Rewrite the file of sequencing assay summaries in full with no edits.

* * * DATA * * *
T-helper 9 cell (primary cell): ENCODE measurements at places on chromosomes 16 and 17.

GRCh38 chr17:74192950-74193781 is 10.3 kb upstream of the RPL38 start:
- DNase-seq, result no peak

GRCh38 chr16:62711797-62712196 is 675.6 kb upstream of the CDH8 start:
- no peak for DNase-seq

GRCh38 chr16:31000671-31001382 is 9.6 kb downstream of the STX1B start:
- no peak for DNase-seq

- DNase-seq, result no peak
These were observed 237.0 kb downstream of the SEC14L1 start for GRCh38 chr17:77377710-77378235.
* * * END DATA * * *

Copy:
T-helper 9 cell (primary cell): ENCODE measurements at places on chromosomes 16 and 17.

GRCh38 chr17:74192950-74193781 is 10.3 kb upstream of the RPL38 start:
- DNase-seq, result no peak

GRCh38 chr16:62711797-62712196 is 675.6 kb upstream of the CDH8 start:
- no peak for DNase-seq

GRCh38 chr16:31000671-31001382 is 9.6 kb downstream of the STX1B start:
- no peak for DNase-seq

- DNase-seq, result no peak
These were observed 237.0 kb downstream of the SEC14L1 start for GRCh38 chr17:77377710-77378235.